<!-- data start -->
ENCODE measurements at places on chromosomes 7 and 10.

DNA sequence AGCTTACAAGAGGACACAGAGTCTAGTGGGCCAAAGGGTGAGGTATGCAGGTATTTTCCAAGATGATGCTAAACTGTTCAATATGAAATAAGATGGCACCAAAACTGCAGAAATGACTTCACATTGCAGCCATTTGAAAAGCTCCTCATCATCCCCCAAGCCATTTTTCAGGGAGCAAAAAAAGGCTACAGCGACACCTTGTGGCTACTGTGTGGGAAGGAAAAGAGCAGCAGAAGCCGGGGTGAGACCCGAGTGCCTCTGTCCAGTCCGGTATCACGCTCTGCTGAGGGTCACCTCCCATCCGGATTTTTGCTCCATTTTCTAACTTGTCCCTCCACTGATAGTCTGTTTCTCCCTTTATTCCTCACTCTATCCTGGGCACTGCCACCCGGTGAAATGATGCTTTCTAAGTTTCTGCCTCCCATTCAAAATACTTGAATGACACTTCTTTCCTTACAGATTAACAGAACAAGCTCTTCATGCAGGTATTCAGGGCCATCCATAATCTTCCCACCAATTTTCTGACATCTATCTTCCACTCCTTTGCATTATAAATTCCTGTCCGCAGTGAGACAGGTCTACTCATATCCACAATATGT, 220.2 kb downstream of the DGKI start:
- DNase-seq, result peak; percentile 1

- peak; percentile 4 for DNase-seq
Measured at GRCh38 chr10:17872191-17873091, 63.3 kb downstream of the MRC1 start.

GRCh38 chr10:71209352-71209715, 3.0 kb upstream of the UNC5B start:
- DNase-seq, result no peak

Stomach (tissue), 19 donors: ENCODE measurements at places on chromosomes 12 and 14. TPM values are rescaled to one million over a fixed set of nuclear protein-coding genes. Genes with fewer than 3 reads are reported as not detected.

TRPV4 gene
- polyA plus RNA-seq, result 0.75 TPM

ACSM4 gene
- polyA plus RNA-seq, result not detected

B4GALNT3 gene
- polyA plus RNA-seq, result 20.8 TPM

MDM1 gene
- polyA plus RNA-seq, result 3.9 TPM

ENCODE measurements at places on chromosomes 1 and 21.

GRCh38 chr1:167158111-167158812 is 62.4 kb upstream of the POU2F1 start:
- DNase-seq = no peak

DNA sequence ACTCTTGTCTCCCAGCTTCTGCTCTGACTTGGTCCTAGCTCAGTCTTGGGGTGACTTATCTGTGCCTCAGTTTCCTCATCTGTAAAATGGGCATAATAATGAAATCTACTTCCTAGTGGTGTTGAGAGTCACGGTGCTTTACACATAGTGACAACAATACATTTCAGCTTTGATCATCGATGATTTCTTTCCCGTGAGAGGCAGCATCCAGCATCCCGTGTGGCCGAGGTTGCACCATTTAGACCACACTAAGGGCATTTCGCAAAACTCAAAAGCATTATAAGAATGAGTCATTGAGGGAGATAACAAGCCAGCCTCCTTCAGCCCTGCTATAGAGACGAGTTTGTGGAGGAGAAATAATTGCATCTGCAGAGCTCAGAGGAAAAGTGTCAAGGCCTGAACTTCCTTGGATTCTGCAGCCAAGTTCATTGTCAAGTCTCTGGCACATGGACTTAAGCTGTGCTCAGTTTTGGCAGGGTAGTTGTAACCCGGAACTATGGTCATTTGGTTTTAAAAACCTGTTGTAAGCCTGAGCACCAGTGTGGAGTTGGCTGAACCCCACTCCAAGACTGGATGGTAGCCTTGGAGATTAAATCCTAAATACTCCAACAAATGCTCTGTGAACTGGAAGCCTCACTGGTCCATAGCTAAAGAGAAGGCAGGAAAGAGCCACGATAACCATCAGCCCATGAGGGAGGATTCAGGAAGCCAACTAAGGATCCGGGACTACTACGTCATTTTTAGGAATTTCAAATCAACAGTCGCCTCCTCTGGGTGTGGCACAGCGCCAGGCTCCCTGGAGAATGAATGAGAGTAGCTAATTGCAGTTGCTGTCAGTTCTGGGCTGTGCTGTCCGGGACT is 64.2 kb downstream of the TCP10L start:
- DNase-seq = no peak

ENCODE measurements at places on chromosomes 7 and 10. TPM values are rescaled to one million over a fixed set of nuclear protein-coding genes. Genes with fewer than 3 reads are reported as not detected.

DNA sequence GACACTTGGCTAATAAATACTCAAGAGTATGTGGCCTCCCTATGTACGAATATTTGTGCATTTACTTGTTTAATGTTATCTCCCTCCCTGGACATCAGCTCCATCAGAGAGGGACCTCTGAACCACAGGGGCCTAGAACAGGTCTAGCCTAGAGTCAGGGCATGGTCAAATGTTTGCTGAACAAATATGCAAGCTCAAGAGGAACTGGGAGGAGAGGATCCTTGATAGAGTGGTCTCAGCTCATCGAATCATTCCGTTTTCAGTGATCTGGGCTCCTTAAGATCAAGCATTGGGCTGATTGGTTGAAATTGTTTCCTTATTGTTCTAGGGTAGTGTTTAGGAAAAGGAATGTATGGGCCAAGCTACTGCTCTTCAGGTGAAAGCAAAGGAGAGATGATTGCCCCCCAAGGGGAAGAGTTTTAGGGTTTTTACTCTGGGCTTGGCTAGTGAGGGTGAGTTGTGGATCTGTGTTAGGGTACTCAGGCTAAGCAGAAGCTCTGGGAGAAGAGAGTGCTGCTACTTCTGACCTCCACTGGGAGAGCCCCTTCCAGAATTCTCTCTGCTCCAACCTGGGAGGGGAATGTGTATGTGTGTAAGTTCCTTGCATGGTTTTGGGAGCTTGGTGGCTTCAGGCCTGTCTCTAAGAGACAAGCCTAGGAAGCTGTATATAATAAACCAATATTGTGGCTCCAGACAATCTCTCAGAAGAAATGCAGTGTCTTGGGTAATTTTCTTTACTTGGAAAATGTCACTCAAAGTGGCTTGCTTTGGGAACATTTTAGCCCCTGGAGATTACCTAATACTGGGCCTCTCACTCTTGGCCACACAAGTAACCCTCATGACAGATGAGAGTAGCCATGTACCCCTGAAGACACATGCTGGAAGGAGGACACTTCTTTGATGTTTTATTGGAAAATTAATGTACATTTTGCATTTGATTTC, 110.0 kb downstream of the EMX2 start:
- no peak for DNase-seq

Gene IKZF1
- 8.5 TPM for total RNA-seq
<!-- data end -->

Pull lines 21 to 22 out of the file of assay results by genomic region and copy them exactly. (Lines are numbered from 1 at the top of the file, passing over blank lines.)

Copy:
- DNase-seq = no peak

ENCODE measurements at places on chromosomes 7 and 10. TPM values are rescaled to one million over a fixed set of nuclear protein-coding genes. Genes with fewer than 3 reads are reported as not detected.